Film Review: Star-powered Hope Springs prompts talk about marriage

By Rebecca Cusey, Special Contributor…

Hope Springs
Rated PG-13 for mature thematic content involving sexuality

It’s become quite fashionable to cluck and sigh at romantic comedies that end with the girl getting her guy and, perhaps, a ring.

“That’s just the beginning,” we scold. “What happens after that? What about grown-up romances? The ones that happen after 10 or 27 years of marriage? What about love that lasts?”

Hope Springs is just the kind of pro-marriage, grown-up romance we say we want.

In fact, quite grown-up. As in Baby Boomer. Some might even say old.

Kay, played by the luminescent 63-year-old Meryl Streep, celebrates her 31st anniversary with Arnold, played by Tommy Lee Jones, who is closing in on his 66th birthday. With two children recently launched into adulthood, a comfortable but not wealthy life, and an expectation of at least a decade of good health, the two Boomers should be settling into a period of freedom and adventure.

But it’s not that easy.

Kay is miserably unhappy. Arnold has been a good husband: faithful, respectful and hard-working. Over the years, however, they’ve drifted into a sort of intimate separation, a close-knit estrangement. Although practically able to read each other’s minds on matters like what to eat for dinner or whether to turn down the air conditioning, they sleep in separate bedrooms. They never touch, except a rote kiss on the cheek in the morning. They certainly never make love.

Kay, now that the work of childrearing and career-building is behind them, wants the marriage they once had. She packs up a protesting Arnold and heads to an intensive marriage retreat at the office of Dr. Feld (Steve Carell in a serious, non-comedic role).

Tommy Lee Jones and Meryl Streep star in Hope Springs as a couple seeking counseling after more than 30 years of marriage. PHOTO COURTESY SONY PICTURES ENTERTAINMENT

That’s it. That’s the movie.

Most of the action takes place as Kay and Arnold nervously perch on Dr. Feld’s couch or argue in their rented Econo-Lodge room. There’s no shocking revelation or dramatic showdowns or attractive third party, just two former lovers trying to find their way back to each other.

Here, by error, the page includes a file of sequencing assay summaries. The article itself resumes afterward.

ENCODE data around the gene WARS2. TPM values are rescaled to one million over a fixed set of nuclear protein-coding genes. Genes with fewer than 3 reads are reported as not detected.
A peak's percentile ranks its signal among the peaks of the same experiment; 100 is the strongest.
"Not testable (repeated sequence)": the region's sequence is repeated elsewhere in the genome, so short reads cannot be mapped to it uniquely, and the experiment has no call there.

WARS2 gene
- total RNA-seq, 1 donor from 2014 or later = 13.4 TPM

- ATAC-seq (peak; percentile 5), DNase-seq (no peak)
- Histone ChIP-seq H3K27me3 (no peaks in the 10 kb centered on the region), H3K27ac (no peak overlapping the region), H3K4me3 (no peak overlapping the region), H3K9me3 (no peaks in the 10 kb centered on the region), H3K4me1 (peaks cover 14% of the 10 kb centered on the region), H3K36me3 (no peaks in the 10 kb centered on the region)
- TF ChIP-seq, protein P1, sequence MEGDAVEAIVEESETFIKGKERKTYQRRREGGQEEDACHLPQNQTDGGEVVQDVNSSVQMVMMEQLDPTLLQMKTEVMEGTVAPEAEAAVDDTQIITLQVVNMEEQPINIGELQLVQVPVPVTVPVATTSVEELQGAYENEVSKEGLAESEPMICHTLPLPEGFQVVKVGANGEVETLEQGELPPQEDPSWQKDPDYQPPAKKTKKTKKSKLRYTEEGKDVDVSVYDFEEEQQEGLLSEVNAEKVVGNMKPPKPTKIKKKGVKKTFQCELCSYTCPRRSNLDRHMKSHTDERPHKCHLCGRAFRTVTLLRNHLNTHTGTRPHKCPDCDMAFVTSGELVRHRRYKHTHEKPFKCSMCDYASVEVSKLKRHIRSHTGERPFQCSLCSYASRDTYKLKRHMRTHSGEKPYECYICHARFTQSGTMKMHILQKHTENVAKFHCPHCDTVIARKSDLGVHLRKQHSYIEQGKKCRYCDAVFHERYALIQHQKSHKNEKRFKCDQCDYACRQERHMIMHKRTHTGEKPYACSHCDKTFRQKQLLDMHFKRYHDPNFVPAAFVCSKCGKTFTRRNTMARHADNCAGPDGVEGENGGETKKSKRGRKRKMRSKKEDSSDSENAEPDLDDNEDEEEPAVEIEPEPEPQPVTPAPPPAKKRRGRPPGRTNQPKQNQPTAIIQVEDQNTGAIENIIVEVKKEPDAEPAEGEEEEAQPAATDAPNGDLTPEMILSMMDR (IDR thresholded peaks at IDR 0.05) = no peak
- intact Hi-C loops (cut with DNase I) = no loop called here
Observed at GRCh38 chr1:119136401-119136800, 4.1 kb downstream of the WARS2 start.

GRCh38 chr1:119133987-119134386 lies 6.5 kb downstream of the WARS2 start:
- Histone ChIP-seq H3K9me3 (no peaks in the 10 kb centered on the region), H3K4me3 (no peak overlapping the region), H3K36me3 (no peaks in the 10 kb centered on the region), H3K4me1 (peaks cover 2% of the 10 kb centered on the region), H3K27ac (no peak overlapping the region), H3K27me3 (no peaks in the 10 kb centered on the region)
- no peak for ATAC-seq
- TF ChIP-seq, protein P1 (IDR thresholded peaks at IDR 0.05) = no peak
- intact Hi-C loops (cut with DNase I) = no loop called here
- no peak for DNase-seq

In any other hands, such a film would be insufferable. However, Ms. Streep is so adept at inhabiting any role she plays, she makes the film very good. She makes Kay all passive passion and wounded energy, a woman lost in her own desire for something she is not sure exists. Mr. Jones’ gruff, grumpy cowboy persona is exactly right here, as he harumphs and grumbles his way through counseling.

It feels like watching a real couple.

There’s one particularly fine moment when, in the midst of an emotional and draining argument, Arnold mentions something about one of their children that they both affectionately find ridiculous. Through all the tears and growls, they both chuckle.

Only master actors can pull off such a moment of intimacy. Those little moments of intimacy make the audience root for the marriage to succeed. Losing it would create a void in the universe.

Still, with all this beauty and determination at the heart of Hope Springs, there’s also an assumption at its core that makes me uncomfortable. The question comes down to what the purpose of marriage is.

Baby Boomers—the generation of Ms. Streep and Mr. Jones and the intended audience for the film—essentially redefined marriage as an institution whose primary goal was to make the couple happy.